Municipalities face high insurance costs, cuts

Posted: Friday, August 15, 2003

JUNEAU (AP) State cuts to municipalities, combined with the rising cost of municipal insurance, have some communities scrambling to fill gaps in their budgets.

Kevin Smith, executive director of the Alaska Municipal League Joint Insurance Association, said the cost of municipal insurance more than tripled between 1998 and 2003.

The organization represents 138 cities, boroughs and school districts across the state.

''I'm not hearing that it's going to break the bank (in many communities),'' Smith said. ''I am hearing that the cost of insurance means fewer services on the street or fewer teachers in the classroom.''

Smith said the cost of insurance dropped in the 1990s, due in large part to the technology boom in the stock market. But a decline in the stock market in recent years has pushed insurance costs back up to levels seen in the early 1990s, Smith said.

While facing rising insurance costs, cities are also struggling to make up funds lost when Gov. Frank Murkowski vetoed about $22 million in municipal revenue sharing money that had gone to communities.

Municipal insurance constitutes the majority of some communities' budgets, Smith said. Insurance represents about 94 percent of the budget for the Bristol Bay community of Manokotak, Smith said. And insurance eats up about a third of the annual budget for Tenakee Springs in Southeast.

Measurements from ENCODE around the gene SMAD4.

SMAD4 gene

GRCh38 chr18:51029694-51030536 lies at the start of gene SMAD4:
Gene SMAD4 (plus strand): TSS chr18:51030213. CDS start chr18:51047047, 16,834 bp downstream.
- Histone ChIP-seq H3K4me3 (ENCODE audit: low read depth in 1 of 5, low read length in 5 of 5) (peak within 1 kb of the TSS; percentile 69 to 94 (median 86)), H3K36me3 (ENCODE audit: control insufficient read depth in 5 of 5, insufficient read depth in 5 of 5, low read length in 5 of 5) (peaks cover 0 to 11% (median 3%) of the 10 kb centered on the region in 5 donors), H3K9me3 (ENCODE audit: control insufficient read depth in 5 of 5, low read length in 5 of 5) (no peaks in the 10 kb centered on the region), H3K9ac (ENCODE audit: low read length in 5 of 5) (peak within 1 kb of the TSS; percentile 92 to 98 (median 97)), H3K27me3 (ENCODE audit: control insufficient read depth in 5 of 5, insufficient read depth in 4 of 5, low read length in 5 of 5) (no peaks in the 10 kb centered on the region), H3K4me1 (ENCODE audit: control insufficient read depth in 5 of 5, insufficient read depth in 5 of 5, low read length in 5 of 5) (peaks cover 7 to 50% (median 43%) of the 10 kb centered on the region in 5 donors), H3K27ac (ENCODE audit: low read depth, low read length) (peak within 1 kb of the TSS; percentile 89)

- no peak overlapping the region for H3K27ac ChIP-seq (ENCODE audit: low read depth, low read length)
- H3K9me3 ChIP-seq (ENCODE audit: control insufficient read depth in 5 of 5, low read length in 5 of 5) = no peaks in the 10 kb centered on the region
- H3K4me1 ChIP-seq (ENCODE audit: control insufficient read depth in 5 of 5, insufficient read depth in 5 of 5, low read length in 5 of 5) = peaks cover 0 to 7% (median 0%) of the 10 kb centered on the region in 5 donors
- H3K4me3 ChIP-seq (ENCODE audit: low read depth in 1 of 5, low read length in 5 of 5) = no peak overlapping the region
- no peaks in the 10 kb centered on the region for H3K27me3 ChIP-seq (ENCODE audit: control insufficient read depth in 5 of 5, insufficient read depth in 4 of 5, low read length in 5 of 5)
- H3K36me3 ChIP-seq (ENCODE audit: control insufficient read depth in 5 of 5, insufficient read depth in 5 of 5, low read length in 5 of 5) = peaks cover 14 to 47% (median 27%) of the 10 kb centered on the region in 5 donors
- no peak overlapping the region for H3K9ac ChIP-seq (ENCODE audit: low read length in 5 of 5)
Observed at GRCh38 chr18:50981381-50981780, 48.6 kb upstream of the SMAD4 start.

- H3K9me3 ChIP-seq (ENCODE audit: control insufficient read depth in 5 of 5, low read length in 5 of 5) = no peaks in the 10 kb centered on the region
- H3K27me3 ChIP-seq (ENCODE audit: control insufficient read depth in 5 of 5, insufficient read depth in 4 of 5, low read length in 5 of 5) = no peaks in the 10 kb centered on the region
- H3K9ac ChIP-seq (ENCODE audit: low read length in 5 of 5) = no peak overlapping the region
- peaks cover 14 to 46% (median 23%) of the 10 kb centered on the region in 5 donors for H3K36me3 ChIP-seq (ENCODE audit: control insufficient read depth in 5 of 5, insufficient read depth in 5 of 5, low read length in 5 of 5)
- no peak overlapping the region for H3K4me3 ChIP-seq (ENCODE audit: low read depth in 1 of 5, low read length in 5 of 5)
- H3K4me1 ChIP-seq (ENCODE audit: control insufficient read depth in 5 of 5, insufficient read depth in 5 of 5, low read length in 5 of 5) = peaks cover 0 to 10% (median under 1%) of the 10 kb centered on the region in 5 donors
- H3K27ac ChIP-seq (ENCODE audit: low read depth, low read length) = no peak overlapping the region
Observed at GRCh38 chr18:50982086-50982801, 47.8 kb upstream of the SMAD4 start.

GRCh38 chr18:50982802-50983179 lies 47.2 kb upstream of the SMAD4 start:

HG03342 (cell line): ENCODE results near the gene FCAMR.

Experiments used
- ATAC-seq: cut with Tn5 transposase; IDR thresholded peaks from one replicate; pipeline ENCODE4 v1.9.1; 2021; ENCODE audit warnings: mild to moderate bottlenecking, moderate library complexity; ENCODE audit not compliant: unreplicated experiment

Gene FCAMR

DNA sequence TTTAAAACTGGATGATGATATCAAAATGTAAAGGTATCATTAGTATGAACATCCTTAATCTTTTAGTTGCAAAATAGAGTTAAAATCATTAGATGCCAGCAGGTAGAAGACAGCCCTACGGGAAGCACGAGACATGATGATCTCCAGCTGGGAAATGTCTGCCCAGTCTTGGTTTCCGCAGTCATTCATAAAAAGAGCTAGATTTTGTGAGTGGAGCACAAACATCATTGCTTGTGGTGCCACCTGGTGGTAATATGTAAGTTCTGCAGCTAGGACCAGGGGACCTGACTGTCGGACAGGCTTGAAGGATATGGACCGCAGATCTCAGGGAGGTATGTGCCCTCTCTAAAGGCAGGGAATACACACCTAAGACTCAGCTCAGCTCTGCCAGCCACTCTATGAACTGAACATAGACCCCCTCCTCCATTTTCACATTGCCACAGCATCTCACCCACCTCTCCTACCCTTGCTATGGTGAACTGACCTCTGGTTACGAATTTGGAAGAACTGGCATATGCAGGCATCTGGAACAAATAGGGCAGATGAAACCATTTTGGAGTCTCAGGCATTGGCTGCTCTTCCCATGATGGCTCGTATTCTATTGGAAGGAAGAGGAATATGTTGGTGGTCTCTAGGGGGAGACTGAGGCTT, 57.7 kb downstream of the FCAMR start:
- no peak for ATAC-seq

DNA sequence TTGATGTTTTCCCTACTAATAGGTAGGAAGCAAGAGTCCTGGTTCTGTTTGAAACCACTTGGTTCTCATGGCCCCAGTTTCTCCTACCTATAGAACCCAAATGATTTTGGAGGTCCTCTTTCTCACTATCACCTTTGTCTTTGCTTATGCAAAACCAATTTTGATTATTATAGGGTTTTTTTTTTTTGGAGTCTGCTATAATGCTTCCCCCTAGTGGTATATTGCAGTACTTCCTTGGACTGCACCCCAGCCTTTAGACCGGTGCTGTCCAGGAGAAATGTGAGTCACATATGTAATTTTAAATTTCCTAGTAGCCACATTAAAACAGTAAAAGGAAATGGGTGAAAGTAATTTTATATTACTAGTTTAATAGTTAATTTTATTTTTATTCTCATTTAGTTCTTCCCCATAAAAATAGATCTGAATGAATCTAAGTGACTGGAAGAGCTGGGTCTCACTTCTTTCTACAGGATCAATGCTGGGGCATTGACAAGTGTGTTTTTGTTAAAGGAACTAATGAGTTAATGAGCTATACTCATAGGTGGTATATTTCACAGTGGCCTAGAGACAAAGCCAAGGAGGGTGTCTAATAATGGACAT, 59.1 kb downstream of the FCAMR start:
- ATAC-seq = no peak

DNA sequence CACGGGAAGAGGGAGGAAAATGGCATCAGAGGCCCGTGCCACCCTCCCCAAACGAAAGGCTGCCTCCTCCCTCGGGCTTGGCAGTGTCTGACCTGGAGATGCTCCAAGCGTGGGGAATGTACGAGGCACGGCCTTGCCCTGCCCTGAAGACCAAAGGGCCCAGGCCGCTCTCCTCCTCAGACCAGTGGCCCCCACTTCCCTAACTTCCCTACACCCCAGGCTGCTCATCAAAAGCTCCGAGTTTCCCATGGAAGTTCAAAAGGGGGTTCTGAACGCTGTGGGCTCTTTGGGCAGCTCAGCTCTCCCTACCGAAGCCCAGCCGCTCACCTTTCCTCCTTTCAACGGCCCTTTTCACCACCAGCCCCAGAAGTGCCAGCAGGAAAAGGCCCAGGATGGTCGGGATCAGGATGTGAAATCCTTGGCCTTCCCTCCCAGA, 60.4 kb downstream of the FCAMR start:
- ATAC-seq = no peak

In Kasaan, a village of about 55 on Prince of Wales Island, city administrator Michael Queen said about 7 percent of the city's roughly $230,000 budget pays for municipal insurance.

With the loss of about $27,000 the city usually receives in municipal revenue sharing, Kasaan is looking for ways to fill the budget gap. Queen said the city may charge more for water, sewer and garbage collection. The city also could close the city-run post office.

Queen said there is talk of dissolving city government altogether.

''It hasn't been on any official table for discussion,'' he said.

He said dissolving local government would put the quality of life in Kasaan in peril.

''In terms of public health, I don't think it would be wise at all,'' he said, noting that discontinuing city government could result in elimination of basic services like garbage collection.

Other communities in Southeast say insurance costs and declining revenues could mean a decline in services.

Gregg Richmond, acting chief financial officer for the Haines Borough, said the cost of insurance this year came in about $50,000 over budget.

''I don't want to minimize this,'' Richmond said. ''That's equivalent to one municipal worker.''

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